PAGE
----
We come to the table, a diverse group of people. But we come as equals on a level-playing field deserving as one punishment for our sin but forgiven and showered with God’s mercy and grace — as one, by the self-less act of Jesus. We are empowered, through the broken body of Jesus, to be his broken body for the world, today. How that memory shapes us today may be different from decades ago. But memory continues to form us, and reform us. In our lives, the Gospel is translated for the world today.

Be thou, our vision, O God.

Thank you to Alan J. Roxburgh and M. Scott Boren in “Introducing the Missional Church: What it is, why it mattes, how to become one”, chapters 2-3

The virus of perfectionism & the healing acme of God’s love

I remember at the conclusion of my qualifying exam as a seminarian seeking a call to serve as a pastor of a church, the lead examiner made only one suggestion.

Sitting before the bishop and an examining committee for over an hour –  hearing me answer questions about church doctrine, dealing with conflict, upholding the Gospel in a pluralistic society, defining God’s mission, etc. – I remember being taken aback with their summarizing statements at the end of it all:

They said, essentially: “From the sounds of it, Martin, you will have to work on one thing. And this may cause you problems down the road if you don’t navigate this issue well. So this is what you will have to practice, right from the start …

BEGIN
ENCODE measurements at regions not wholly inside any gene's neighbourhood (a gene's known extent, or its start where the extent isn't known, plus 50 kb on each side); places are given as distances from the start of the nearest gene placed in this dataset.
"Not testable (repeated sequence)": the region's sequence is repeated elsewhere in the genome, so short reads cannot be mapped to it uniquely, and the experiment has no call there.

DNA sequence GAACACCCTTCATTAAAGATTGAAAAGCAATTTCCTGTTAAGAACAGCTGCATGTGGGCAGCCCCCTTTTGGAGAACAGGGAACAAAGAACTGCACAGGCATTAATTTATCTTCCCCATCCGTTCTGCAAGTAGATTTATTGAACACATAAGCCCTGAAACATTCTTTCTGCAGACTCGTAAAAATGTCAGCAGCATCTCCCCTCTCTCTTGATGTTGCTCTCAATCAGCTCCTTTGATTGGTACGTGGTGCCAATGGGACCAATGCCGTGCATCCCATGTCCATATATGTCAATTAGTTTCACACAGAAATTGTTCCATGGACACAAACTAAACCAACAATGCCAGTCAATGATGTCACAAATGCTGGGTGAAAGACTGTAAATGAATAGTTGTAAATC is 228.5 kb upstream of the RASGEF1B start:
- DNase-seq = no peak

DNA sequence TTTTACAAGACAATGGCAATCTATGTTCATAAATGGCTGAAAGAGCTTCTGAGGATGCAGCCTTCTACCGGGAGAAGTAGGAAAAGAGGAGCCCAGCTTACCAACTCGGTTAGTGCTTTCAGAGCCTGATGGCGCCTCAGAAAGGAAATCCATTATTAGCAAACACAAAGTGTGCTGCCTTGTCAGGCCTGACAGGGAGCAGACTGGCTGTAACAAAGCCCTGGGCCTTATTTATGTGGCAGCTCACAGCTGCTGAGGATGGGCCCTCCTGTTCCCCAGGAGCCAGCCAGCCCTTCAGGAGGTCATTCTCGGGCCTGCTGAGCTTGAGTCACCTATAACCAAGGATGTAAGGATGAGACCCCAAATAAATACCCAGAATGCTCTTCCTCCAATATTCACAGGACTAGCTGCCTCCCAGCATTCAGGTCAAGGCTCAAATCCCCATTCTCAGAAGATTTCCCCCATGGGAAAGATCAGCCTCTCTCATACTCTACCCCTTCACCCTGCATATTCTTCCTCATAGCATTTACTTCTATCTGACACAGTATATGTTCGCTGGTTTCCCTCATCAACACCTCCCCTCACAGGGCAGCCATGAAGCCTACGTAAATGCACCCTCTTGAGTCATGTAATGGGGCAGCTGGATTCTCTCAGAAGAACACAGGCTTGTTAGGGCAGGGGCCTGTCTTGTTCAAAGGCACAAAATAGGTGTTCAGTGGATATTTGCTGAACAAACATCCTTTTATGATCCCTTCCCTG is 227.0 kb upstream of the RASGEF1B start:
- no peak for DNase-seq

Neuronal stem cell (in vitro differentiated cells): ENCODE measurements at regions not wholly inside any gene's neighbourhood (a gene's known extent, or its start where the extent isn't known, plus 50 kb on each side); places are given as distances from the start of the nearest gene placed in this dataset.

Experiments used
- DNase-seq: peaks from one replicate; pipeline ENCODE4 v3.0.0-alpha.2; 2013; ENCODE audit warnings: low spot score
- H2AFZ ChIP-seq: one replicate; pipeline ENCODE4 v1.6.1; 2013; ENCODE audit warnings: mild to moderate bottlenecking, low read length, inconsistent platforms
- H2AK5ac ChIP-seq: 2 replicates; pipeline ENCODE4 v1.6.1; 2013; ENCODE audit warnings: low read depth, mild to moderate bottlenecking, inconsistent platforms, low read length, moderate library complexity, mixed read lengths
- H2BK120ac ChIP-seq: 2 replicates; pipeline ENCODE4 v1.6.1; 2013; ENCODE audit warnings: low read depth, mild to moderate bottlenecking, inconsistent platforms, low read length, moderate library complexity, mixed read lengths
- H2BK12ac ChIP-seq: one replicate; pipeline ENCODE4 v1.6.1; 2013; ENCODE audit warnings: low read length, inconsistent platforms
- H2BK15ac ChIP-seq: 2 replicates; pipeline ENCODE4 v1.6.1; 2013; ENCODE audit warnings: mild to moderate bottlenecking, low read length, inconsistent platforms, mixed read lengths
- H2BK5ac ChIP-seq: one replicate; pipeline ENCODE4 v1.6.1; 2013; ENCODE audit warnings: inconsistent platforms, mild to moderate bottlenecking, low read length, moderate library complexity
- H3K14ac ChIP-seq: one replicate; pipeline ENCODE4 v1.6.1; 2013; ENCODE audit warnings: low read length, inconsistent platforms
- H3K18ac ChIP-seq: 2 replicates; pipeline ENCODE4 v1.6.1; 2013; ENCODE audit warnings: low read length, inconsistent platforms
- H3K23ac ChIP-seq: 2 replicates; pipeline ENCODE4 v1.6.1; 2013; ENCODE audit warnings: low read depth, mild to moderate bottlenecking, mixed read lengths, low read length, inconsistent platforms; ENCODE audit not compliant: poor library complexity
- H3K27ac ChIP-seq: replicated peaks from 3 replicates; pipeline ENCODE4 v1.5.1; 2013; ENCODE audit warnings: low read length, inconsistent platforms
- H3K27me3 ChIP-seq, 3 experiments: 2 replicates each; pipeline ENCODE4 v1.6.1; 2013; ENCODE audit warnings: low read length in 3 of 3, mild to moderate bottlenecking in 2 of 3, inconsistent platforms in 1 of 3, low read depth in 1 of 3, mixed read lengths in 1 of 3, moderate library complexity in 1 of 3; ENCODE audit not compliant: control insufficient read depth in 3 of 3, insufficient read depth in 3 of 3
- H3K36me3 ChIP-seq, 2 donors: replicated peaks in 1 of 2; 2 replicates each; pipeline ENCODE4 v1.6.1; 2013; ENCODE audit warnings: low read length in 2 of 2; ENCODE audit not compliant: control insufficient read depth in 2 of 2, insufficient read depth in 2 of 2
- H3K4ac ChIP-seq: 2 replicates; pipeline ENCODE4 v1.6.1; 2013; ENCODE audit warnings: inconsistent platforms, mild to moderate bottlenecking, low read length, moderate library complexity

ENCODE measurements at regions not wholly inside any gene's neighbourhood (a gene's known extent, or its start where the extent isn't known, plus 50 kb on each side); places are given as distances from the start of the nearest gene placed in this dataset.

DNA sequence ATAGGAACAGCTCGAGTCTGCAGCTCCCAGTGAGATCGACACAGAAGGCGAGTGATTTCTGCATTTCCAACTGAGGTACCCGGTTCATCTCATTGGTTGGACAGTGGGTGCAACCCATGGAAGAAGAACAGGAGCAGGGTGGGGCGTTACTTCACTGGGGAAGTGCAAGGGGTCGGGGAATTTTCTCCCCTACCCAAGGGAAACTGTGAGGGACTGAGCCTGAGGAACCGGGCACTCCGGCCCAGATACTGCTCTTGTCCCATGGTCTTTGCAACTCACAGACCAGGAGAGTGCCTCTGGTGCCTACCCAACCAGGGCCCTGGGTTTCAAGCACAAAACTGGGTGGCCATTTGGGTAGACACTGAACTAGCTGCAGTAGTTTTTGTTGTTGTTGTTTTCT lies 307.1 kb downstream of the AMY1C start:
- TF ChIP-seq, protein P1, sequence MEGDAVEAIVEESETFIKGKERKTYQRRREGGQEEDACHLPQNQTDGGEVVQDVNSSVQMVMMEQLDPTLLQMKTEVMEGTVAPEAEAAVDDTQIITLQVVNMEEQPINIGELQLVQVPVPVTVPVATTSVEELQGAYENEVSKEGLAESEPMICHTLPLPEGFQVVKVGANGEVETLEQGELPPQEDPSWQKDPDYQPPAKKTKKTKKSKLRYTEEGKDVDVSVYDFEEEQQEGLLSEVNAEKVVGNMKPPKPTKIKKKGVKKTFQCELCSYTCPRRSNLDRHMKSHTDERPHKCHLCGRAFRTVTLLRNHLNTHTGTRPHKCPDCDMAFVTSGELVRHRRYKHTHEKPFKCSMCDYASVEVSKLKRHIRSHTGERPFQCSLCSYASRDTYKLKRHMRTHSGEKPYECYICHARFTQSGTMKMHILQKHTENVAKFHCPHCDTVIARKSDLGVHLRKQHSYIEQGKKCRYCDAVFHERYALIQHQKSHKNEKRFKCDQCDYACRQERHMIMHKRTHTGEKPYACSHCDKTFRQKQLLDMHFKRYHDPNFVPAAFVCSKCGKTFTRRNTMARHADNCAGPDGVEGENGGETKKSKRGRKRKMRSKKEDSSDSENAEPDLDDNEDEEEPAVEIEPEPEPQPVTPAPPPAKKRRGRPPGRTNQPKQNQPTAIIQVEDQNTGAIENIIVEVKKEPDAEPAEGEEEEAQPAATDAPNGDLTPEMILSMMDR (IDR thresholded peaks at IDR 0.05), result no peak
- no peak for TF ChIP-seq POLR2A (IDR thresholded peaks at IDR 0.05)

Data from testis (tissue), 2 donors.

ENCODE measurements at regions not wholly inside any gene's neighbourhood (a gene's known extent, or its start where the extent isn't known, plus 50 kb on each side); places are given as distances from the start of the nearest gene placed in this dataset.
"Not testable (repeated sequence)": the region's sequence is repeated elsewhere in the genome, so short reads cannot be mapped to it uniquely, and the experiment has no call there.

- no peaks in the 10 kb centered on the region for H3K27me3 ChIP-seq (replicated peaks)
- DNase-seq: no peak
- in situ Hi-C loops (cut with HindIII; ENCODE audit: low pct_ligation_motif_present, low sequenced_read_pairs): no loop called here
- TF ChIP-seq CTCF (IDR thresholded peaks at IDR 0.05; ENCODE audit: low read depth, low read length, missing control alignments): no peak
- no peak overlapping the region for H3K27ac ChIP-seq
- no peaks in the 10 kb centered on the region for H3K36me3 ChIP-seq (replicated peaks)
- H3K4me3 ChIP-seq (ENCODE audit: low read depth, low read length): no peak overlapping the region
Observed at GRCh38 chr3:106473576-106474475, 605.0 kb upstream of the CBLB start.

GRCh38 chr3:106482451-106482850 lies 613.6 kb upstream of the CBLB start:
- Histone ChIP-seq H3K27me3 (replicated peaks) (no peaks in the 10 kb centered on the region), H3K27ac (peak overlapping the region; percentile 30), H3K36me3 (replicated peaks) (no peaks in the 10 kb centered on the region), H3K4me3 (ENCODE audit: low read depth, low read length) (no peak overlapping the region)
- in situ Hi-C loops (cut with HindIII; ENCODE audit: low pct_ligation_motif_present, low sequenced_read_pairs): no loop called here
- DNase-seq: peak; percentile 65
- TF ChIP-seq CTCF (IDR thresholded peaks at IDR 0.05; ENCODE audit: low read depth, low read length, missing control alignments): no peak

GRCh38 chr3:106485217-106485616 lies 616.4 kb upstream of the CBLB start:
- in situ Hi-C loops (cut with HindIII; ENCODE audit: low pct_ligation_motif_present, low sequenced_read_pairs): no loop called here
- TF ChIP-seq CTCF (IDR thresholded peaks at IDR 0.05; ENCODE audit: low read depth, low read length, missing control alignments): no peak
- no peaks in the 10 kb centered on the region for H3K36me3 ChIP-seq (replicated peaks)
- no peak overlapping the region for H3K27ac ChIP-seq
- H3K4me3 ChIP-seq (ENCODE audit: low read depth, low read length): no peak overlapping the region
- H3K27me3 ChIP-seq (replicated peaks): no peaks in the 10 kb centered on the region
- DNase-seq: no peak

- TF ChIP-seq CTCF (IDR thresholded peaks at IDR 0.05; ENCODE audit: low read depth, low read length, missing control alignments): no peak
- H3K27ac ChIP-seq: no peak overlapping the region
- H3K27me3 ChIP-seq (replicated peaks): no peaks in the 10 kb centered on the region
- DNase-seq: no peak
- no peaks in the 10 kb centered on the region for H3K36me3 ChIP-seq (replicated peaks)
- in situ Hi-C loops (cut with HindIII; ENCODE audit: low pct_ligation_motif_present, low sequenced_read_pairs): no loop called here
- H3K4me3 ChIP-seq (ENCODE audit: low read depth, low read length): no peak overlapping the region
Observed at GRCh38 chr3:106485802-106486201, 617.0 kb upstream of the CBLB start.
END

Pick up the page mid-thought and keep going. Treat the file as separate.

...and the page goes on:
“The first time you lead worship one Sunday morning as a pastor of that congregation, when you notice the paraments on the altar are crooked, or not hanging in a symmetrically-perfect fashion, resist at all costs the urge to correct it.”

Here I was all concerned about issues of theological integrity, confessional adherence, denominational survival and biblical interpretation of controversial proportions – and what the leadership of the church was most concerned about was not what I believed so much, but how I, a future pastor, would exercise my leadership among the people of God.

At first, I was convinced they were missing the point. But the more I reflected on this and the more mileage I clocked over the years in pastoral leadership, I came to appreciate very much their advice. Perfectionism is like a virus, and can lead to many bad things not only in leadership but in the practice of faith: